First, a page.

Carbon Coating Stability on High-Voltage Cathode Materials in H2O-Free and H2O-Containing Electrolyte
M. Metzger, J. Sicklinger, D. Haering, C. Kavakli, C. Stinner, C. Marino, and H. A. Gasteiger, “Carbon Coating Stability on High-Voltage Cathode Materials in H2O-Free and H2O-Containing Electrolyte”, J. Electrochem. Soc., 162 (7), A1227-A1235 (2015), DOI: 10.1149/2.0461507jes.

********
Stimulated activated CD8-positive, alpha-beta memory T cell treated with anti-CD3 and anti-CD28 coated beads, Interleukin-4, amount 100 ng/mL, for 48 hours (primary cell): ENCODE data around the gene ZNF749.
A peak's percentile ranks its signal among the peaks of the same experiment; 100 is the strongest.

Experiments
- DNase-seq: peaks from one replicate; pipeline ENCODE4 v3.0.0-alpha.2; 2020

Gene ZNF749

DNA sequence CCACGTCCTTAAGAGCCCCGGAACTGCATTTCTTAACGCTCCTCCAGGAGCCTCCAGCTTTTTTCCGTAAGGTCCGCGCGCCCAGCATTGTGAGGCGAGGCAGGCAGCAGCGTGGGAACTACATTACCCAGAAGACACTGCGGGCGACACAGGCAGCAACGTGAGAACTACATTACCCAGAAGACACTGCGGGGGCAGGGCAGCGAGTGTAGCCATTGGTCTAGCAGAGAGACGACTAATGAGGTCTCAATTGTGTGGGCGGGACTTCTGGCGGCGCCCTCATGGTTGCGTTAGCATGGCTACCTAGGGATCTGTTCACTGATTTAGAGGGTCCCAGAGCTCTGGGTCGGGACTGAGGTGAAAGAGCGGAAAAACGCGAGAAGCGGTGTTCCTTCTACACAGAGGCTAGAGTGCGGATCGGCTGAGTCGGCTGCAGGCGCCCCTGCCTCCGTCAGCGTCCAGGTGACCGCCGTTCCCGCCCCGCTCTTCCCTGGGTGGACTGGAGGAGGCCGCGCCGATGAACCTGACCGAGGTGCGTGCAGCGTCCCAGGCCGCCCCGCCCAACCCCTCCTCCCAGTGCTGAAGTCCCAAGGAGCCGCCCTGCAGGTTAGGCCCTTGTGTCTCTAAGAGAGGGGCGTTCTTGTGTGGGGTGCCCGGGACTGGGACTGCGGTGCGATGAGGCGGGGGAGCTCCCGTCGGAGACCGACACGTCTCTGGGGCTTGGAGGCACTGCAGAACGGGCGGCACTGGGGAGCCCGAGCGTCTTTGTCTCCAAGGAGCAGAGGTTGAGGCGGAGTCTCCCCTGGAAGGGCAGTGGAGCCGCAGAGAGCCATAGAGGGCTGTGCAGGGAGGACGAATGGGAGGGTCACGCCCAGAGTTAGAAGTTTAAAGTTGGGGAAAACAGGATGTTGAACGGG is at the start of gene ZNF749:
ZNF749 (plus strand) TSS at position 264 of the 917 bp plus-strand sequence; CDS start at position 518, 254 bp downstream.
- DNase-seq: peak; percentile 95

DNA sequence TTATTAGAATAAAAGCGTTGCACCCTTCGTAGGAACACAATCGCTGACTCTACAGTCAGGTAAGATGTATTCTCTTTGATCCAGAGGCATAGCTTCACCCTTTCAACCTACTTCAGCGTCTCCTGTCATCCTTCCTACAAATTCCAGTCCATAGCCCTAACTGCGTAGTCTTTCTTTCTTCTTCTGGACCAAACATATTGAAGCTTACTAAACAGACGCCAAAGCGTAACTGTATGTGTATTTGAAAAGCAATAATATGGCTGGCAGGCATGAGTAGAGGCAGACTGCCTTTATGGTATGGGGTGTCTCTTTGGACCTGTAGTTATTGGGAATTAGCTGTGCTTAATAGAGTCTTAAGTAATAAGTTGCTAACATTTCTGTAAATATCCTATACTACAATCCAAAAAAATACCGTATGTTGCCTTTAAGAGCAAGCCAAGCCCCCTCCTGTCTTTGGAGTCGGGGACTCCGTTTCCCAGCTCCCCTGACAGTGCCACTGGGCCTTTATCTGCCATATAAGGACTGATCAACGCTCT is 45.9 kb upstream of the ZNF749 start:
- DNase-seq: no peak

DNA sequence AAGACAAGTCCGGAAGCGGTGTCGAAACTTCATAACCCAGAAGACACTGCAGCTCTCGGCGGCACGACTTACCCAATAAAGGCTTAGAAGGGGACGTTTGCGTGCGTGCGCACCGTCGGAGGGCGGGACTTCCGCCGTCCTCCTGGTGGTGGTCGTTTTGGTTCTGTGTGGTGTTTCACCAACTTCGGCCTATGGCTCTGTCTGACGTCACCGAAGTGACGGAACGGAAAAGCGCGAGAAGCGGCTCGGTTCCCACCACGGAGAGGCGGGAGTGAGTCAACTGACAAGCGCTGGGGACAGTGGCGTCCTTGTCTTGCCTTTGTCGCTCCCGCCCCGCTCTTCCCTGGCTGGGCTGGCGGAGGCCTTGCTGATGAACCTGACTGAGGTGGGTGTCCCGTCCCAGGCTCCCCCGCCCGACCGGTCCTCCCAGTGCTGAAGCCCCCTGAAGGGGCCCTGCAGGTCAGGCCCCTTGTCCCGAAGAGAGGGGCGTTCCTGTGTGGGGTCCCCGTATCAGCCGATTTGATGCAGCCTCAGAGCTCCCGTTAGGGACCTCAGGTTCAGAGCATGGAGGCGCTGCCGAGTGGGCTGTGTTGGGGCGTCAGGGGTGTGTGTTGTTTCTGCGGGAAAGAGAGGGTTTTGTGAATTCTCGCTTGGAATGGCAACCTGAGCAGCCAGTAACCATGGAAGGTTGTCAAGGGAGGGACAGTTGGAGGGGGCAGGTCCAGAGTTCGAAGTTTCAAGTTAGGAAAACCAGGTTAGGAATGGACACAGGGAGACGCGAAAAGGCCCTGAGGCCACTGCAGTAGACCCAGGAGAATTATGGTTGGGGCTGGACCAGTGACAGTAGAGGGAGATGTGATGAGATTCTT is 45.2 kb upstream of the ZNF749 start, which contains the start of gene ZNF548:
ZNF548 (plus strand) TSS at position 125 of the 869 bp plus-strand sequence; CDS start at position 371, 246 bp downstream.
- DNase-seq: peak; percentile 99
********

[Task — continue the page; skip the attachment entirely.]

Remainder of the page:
Carbon coatings on cathode materials with low electrical conductivity like phospho-olivines LiMPO4 (M = 3d-transition metal) are known to improve their performance in Li-ion batteries. However, at high potentials and in the presence of water, the stability of carbon coatings on high-voltage materials (e.g., LiCoPO4) may be limited due to the anodic oxidation of carbon. In this work, we describe the synthesis of LiFePO4 (LFP) with an isotopically labeled 13C carbon coating (characterized by Raman spectroscopy, electrical conductivity, and charge/discharge rate capability tests) as a model compound to study the anodic stability of carbon coated cathode materials in ethylene carbonate-based electrolytes. We characterize the degradation of the 13C carbon coating by On-line Electrochemical Mass Spectrometry (OEMS) through the 13CO2 and 13CO signals in order to differentiate the anodic oxidation of the coating (13C) from the oxidation of electrolyte, conductive carbon, and binder (all 12C) in the electrode. The oxidation of the carbon coating takes place at potentials ≥ 4.75 V for electrolyte without H2O (< 20 ppm) and ≥ 4.5 V for electrolyte with 4000 ppm H2O, and it is strongly enhanced for H2O-containing electrolyte. The extent of carbon coating oxidation over 100 h at 4.8 and 5.0 V vs. Li/Li+ (25°C) is projected on the basis of our OEMS data, suggesting that carbon coatings have insufficient stability at such high cathodic potentials. Furthermore, our results prove the in situ formation of H2O during the anodic decomposition of ethylene carbonate-containing electrolyte. The H2O formation is monitored via the detection of gaseous POF3, which is formed from the reaction of LiPF6 with H2O.